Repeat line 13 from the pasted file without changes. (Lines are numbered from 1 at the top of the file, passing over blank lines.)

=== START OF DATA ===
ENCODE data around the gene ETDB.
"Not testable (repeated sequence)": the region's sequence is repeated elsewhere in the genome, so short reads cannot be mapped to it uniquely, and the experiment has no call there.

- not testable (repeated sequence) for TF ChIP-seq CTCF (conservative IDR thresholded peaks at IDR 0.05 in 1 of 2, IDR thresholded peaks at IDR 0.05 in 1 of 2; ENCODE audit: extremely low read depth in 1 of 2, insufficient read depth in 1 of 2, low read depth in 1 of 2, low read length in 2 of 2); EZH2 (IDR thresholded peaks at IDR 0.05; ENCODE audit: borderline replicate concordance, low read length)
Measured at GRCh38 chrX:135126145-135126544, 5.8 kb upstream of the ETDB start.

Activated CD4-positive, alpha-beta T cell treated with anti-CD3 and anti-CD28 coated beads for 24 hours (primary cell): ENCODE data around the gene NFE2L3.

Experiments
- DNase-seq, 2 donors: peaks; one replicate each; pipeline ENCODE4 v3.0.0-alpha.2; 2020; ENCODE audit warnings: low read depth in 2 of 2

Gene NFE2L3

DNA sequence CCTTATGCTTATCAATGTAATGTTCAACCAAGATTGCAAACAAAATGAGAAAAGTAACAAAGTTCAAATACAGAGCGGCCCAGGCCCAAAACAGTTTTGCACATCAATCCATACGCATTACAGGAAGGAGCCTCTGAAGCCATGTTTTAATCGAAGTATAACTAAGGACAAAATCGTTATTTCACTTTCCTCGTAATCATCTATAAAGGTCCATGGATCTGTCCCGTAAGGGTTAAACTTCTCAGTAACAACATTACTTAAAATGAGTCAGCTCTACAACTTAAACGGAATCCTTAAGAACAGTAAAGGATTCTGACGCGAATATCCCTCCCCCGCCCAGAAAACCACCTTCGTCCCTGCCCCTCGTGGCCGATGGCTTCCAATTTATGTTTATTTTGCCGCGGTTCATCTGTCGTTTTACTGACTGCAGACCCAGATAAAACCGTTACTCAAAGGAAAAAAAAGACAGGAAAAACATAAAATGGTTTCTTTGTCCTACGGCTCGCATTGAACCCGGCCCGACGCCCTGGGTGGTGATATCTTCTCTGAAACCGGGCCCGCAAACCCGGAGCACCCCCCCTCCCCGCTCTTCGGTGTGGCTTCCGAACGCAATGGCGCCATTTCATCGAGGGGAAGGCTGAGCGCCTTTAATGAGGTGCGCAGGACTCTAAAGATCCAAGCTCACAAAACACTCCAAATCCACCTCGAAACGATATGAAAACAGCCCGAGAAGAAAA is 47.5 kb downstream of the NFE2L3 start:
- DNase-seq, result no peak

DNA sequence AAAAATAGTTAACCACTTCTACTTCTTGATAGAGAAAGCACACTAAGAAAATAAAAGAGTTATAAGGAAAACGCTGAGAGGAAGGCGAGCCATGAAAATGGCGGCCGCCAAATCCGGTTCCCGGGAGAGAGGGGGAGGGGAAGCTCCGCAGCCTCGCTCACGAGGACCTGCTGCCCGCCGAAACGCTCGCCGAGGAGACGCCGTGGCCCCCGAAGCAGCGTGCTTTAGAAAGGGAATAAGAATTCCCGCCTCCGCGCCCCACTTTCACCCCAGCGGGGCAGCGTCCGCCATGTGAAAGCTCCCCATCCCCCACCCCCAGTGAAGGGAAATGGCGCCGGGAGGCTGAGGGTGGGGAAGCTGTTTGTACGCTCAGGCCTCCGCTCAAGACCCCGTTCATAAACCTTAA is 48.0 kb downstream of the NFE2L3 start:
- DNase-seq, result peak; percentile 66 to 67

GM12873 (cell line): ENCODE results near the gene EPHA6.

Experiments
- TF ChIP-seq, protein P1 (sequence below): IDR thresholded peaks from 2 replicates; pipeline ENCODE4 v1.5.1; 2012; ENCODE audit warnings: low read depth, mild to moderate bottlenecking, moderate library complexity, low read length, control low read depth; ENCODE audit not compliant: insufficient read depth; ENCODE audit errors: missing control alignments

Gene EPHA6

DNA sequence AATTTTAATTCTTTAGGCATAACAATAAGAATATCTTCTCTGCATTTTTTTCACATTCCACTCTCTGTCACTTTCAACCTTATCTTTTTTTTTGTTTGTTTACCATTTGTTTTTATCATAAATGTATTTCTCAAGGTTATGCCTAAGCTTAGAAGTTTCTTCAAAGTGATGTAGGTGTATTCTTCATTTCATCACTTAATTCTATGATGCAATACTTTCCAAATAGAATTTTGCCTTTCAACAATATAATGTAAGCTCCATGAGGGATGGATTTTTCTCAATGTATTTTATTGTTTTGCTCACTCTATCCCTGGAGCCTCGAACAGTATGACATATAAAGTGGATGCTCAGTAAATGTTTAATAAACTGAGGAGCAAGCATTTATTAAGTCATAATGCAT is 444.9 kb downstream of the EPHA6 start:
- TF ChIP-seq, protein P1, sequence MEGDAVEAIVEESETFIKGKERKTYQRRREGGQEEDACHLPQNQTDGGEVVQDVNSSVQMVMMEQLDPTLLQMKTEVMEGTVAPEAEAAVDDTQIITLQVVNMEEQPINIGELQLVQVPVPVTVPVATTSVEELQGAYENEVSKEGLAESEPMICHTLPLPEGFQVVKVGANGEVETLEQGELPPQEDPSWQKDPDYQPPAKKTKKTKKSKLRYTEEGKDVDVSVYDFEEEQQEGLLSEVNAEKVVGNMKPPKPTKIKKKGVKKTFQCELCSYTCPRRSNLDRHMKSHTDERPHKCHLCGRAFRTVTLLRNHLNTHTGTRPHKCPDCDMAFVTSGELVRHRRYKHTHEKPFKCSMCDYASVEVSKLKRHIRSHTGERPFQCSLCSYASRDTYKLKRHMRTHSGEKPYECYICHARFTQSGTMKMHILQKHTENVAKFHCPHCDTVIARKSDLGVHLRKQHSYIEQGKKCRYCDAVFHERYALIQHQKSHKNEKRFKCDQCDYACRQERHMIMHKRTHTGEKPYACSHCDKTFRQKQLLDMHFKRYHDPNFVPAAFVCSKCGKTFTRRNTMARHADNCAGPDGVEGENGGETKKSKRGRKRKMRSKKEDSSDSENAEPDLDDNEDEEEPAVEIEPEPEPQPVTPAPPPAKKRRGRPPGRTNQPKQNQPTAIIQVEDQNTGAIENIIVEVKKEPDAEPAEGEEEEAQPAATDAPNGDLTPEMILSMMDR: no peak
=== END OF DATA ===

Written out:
GM12873 (cell line): ENCODE results near the gene EPHA6.